By Craig Simpson

Dorelen (Dorie) Feise Bunting passed away August 24, 2023, at 101 years old. From her teenage years until well into her 90s, Dorie was present and active in the peace and justice movement. She touched the lives of many people in New Mexico and around the world. She was my mentor and friend and lived as a model of a nonviolent life.

As a teenager in 1938, Dorie lived with a family in Berlin, Germany and watched the growth of the Nazi party. She committed her first act of civil disobedience by opposing the law of association with Jews. This shaped much of her activism throughout her life, “In terms of my feelings about war, the destruction it causes to people, that was heavily influenced by my trip to Germany in 1938”, Dorie stated in an interview with Joan Bernan in 1994. (The Paper, 9/10/2023). From this experience Dorie became a lifelong pacifist and an advocate for human rights.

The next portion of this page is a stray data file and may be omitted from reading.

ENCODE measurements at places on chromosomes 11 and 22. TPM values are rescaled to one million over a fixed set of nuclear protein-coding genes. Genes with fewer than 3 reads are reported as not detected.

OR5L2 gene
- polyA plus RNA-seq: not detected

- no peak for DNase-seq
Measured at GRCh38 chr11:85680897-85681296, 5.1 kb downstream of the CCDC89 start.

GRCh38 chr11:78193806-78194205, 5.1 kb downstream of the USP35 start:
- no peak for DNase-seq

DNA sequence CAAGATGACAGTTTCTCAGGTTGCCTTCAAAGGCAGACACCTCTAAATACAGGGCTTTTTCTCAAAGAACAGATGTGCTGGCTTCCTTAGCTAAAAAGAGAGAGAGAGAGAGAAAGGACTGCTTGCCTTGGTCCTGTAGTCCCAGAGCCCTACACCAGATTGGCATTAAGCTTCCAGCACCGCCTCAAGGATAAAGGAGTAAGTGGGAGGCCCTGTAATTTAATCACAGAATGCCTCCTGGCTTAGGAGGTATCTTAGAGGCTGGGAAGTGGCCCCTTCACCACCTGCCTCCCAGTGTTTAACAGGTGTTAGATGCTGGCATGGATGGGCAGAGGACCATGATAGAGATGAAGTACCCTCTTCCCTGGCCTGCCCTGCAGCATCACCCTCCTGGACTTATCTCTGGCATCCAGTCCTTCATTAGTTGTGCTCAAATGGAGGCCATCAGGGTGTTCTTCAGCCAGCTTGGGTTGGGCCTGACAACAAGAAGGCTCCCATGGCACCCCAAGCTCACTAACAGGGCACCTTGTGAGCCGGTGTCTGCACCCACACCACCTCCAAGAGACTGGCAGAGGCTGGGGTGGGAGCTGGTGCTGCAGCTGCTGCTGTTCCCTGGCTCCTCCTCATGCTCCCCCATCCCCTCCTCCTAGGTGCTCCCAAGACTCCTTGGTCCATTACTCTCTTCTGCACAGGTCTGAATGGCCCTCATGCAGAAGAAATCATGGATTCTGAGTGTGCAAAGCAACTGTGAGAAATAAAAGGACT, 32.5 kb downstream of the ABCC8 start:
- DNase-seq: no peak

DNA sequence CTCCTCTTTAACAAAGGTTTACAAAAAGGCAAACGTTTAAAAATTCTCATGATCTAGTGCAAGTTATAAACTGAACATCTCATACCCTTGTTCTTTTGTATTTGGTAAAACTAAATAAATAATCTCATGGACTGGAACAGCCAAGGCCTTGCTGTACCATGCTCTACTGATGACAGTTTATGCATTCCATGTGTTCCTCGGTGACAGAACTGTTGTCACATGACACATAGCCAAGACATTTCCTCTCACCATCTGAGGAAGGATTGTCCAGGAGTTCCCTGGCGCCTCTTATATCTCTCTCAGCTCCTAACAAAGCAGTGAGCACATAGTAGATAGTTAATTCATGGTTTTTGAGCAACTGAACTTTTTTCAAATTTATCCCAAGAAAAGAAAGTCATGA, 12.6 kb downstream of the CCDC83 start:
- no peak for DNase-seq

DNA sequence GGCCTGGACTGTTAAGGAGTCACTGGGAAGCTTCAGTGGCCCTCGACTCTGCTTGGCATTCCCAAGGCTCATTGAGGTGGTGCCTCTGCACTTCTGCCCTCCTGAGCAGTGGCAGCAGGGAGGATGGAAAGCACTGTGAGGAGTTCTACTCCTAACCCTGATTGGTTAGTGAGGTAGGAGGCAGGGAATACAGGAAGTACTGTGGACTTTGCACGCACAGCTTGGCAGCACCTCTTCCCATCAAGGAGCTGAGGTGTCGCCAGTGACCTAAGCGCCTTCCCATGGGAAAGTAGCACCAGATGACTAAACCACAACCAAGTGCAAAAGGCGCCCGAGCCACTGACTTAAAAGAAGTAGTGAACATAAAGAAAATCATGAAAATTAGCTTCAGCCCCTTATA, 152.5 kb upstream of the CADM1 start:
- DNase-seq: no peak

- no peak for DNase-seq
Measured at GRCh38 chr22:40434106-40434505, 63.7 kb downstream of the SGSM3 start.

After the war she worked in Italy with war refugees and met her future husband Bainbridge Bunting, a WWII conscientious Objector and also a Quaker. They married and moved in 1948 to a one room adobe house in Albuquerque, New Mexico. Bainbridge became a well renowned architectural historian and a professor at University of New Mexico wrote the books: Houses of Boston's Back Bay- An Architectural History and Early Architecture in New Mexico. He and Dorie built a large beautiful, meandering adobe house- which had bedrooms for their children: Meredith, Emily and Findley and a ballroom and gathering space. The house became a welcome home and sanctuary. for activists from many causes throughout New Mexico .